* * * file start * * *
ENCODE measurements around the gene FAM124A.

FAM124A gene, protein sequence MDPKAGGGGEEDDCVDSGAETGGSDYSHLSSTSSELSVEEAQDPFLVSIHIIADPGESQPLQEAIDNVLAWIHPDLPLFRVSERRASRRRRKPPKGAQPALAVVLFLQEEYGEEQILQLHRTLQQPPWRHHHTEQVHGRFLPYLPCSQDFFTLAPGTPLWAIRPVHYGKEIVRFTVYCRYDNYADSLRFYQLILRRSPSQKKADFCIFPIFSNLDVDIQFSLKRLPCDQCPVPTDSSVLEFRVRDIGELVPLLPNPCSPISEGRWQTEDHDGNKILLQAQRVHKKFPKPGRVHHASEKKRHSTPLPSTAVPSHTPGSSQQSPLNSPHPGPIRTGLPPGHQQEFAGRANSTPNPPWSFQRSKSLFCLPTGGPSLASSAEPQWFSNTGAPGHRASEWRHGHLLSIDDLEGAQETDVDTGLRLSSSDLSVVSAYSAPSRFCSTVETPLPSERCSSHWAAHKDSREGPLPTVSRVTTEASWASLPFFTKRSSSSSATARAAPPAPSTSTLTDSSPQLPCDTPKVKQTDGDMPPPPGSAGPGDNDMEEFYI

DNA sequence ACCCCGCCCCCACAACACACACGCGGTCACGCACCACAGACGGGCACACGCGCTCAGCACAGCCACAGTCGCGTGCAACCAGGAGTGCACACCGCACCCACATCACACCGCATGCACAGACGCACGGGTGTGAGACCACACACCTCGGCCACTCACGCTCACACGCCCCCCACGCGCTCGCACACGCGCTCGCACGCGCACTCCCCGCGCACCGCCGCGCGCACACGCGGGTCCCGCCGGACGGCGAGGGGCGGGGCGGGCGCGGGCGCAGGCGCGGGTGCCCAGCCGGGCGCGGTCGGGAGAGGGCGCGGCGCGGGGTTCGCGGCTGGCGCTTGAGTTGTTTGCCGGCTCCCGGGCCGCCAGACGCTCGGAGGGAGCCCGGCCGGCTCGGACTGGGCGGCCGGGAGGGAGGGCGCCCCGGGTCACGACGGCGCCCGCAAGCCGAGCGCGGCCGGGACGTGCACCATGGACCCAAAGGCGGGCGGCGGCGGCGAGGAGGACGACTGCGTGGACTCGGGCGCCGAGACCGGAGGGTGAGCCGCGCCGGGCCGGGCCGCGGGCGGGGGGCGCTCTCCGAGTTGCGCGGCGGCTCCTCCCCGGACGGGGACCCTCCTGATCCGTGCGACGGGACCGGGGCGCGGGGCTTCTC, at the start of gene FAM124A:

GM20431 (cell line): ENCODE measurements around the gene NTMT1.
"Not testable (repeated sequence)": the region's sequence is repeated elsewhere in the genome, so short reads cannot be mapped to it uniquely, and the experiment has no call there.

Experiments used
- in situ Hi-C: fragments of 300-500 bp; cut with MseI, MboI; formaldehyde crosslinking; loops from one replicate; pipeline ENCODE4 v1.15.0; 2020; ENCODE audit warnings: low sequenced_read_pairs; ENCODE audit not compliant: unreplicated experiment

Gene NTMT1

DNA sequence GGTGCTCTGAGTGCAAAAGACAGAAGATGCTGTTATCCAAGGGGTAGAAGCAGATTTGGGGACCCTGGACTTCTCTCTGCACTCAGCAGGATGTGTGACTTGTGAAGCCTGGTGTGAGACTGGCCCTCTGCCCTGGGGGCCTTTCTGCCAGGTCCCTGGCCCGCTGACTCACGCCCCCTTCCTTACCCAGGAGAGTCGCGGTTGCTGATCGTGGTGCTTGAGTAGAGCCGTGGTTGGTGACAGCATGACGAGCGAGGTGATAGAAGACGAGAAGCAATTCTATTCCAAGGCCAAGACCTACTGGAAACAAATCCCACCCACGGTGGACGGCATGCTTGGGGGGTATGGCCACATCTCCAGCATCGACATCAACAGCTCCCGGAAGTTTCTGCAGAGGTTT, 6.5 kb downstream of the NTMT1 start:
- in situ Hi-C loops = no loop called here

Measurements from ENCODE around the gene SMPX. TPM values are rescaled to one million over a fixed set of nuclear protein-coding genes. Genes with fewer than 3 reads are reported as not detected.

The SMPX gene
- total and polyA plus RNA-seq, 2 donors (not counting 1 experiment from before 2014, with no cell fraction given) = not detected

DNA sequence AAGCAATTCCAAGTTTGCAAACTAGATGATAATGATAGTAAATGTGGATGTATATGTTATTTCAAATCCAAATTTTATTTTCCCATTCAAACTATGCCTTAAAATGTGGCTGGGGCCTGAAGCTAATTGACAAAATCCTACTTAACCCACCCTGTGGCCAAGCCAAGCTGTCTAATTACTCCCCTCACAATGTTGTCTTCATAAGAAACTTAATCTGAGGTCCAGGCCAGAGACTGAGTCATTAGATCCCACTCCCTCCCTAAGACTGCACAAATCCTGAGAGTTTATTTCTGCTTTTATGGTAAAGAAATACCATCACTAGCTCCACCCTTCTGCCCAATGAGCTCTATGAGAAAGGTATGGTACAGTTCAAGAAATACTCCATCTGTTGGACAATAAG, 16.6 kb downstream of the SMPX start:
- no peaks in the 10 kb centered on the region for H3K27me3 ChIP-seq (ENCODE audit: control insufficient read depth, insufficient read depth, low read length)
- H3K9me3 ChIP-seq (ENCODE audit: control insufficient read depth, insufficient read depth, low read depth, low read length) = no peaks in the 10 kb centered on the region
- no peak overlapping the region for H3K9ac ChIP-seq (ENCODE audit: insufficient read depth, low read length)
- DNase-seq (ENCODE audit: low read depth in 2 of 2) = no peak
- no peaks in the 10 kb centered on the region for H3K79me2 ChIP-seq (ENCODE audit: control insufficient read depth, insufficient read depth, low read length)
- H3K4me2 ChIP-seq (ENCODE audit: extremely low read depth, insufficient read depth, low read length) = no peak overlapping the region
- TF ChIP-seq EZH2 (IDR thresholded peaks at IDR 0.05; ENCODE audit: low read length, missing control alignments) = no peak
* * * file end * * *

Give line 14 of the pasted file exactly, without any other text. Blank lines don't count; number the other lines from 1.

DNA sequence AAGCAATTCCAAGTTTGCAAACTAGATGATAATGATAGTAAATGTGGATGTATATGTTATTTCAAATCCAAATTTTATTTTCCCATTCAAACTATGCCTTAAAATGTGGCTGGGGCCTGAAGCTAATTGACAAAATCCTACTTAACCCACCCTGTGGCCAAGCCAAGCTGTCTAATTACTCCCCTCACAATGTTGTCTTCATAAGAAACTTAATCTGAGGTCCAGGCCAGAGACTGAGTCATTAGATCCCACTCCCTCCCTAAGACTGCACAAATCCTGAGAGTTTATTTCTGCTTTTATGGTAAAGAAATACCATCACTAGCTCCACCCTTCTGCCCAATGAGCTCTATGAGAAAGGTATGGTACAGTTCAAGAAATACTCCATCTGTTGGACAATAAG, 16.6 kb downstream of the SMPX start: